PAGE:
Our favourite objects – part 5

Of the many items in Knole’s collection, one of my favourite pieces is the large Japanese Imari dish in Lady Betty’s China Closet. It is a beautiful porcelain bowl, our largest ceramic piece, you could sit in it!. As well as being a large piece it is stunningly decorated in the classic Imari style, using vivid red, gold and blue colours.


Imari porcelain is the name for Japanese porcelain wares made in the town of Arita, north western Japan. They were exported to Europe extensively from the port of Imari, Saga, between the second half of the 17th C and first half of the 18th C. The Japanese, as well as Europeans, called them Imari.


It is characterised by the use of a cobalt blue underglaze and red and gold over glaze. The subject matter of the decoration is diverse, ranging from foliage and flowers to people, scenery and the abstract. Some Imari designs were adopted from China, but most designs were uniquely Japanese owing to the rich Japanese tradition of paintings and costume.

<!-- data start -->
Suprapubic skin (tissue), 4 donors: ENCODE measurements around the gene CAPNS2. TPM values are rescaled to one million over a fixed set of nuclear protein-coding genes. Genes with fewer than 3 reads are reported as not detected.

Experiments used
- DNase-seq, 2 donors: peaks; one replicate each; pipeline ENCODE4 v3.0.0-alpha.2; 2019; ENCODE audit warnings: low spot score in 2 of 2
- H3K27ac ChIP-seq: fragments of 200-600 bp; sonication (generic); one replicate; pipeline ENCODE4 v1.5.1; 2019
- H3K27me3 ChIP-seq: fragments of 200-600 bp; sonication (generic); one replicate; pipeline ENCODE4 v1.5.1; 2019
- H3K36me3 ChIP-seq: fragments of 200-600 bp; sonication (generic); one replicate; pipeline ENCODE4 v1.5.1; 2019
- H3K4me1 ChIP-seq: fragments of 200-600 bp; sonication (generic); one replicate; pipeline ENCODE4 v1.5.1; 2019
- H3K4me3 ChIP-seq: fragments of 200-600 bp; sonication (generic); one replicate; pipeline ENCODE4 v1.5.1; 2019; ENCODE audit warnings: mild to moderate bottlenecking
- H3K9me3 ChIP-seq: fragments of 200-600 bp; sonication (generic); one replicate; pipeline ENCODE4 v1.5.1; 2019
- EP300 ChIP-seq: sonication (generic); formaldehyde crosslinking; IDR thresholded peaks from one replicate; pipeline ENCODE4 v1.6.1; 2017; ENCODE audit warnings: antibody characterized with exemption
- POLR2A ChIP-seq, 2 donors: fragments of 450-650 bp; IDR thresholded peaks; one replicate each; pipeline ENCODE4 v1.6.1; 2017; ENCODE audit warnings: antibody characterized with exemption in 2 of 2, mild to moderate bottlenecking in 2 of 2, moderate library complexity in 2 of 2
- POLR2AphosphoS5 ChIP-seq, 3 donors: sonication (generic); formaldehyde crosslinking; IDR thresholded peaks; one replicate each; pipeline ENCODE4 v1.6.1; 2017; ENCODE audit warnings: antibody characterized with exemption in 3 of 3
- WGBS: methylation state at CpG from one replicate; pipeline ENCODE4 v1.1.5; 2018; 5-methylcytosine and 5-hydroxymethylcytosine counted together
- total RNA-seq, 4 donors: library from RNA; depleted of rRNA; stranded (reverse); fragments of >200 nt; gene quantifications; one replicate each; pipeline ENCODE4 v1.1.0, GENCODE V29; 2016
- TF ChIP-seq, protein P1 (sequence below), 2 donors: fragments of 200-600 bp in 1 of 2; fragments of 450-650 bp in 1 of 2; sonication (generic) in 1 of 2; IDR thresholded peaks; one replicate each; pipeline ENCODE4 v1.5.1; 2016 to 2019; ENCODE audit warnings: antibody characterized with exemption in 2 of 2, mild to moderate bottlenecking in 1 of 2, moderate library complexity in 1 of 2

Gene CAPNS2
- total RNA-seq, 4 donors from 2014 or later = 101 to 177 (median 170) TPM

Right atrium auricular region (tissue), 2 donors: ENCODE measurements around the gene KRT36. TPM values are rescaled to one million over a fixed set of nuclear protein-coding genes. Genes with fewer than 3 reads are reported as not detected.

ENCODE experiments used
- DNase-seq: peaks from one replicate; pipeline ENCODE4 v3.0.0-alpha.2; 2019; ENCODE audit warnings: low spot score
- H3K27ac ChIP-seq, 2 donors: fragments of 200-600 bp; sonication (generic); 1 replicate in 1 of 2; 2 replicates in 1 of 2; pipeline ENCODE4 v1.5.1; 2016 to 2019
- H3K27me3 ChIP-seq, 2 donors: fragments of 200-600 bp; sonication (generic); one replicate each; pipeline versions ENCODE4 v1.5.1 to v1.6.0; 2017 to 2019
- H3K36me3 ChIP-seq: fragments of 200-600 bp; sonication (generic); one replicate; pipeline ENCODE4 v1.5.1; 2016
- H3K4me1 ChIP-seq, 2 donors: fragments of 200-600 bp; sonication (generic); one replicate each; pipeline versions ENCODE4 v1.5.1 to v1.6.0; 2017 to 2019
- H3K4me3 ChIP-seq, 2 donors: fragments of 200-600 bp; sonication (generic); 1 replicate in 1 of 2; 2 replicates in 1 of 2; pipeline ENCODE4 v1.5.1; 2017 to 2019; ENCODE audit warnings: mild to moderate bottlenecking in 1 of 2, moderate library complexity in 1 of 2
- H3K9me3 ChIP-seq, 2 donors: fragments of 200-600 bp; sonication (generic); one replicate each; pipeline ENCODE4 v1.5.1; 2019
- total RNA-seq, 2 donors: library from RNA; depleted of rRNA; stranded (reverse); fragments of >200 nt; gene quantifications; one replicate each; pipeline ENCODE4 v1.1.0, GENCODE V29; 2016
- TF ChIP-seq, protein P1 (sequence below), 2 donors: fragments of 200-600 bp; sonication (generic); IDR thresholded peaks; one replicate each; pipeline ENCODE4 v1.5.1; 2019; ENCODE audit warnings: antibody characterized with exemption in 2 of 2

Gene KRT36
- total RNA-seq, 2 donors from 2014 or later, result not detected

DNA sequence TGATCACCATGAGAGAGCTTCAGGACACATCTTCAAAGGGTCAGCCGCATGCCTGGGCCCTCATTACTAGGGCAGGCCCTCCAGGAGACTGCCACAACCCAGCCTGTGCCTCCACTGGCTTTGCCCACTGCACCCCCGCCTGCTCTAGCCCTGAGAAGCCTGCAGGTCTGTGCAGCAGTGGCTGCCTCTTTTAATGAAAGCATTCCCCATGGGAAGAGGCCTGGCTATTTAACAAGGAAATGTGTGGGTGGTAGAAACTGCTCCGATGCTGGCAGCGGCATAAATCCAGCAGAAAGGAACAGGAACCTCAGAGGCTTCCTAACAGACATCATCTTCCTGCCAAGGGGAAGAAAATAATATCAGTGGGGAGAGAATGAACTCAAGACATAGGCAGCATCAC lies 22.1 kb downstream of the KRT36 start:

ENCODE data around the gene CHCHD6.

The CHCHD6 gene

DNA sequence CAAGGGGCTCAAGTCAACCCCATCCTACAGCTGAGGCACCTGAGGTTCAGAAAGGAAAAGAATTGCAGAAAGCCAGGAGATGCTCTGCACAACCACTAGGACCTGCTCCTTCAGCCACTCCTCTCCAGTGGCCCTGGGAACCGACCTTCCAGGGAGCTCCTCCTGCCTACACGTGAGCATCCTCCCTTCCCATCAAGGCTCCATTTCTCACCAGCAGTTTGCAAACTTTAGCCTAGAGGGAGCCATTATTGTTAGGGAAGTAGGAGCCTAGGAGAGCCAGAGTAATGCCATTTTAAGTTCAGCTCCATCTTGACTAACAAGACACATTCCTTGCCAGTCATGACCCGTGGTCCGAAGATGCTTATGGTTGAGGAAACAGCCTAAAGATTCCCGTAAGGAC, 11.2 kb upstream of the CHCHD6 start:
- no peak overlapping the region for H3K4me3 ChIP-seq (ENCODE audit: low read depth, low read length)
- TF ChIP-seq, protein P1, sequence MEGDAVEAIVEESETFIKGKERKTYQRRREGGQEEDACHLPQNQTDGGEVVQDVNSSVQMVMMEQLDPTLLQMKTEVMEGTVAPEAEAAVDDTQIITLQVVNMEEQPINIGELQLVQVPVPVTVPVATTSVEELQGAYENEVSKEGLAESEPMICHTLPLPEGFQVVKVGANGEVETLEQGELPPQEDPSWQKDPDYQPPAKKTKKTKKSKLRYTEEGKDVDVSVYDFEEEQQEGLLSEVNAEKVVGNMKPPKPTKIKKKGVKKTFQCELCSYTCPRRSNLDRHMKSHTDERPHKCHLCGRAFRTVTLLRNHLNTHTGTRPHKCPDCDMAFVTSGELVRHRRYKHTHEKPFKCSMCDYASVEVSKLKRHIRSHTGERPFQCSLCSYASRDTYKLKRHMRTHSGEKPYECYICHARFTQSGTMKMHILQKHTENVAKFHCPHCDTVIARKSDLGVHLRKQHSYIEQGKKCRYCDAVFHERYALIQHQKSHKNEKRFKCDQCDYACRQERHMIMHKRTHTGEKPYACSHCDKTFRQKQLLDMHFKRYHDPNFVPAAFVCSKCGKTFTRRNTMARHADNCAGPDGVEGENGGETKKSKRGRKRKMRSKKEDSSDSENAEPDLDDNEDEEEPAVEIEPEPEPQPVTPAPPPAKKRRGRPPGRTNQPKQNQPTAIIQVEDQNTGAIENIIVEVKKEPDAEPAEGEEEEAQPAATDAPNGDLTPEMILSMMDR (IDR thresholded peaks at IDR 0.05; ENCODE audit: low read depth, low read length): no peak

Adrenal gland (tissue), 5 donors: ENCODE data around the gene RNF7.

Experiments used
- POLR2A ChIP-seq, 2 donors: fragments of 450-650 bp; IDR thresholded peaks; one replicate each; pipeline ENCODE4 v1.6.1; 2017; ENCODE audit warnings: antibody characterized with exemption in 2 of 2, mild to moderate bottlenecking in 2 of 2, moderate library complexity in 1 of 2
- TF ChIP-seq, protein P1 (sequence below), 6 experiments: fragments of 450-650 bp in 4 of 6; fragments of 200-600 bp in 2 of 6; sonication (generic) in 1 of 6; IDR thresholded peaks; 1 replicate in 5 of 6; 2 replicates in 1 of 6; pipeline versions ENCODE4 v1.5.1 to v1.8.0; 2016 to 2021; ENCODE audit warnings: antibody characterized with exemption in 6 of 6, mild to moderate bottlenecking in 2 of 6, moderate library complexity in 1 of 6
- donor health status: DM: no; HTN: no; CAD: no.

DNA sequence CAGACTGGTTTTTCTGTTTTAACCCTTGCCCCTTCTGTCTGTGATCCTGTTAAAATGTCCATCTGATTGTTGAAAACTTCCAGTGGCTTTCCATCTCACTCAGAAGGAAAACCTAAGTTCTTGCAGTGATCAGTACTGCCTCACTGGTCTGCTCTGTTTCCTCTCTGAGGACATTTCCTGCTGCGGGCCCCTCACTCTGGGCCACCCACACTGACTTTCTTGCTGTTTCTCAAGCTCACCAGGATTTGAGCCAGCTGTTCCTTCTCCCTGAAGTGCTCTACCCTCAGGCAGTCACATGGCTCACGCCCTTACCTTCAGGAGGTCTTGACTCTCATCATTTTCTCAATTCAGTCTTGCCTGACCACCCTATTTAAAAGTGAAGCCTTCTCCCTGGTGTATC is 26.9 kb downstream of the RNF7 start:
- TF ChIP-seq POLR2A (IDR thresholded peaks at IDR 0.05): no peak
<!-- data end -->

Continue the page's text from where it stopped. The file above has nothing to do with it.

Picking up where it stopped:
The large dish at Knole is decorated with a selection of scenes depicting water. From the crashing waves of the sea, to ponds surrounded by birds and waterfowl, to ships and mountains in the distance. These water scapes form the central feature in the bowl, above which is a band around the top rim in blue and gold depicting three large dragons. There are also flower decorations all over and in the very centre a circle of leaf patterns in red and gold. Around the underside is a very simple blue pattern in stark contrast to the detailed decoration and vivid colours of the interior. All of which makes up, in my opinion, for a striking, impressive and attractive piece of art.


The dish shows signs of previous repairs, predominantly to a large crack near the top, which has been expertly repaired.




We have a selection of other pieces of Imari, some are also shown in the china Closet, which is a specifically designed area in the house for displaying some of Lady Betty Germain’s collection of porcelain.

We are in the process of returning the China Closet back to a historic display, in which the Imari dish is a central feature on the floor. Previously, the dish had stood upright against the wall at the top of the Lead Stairs, seen only as the public exited and therefore often overlooked. In its new location and position the dish can be better seen and as a result is much more appreciated and admired.



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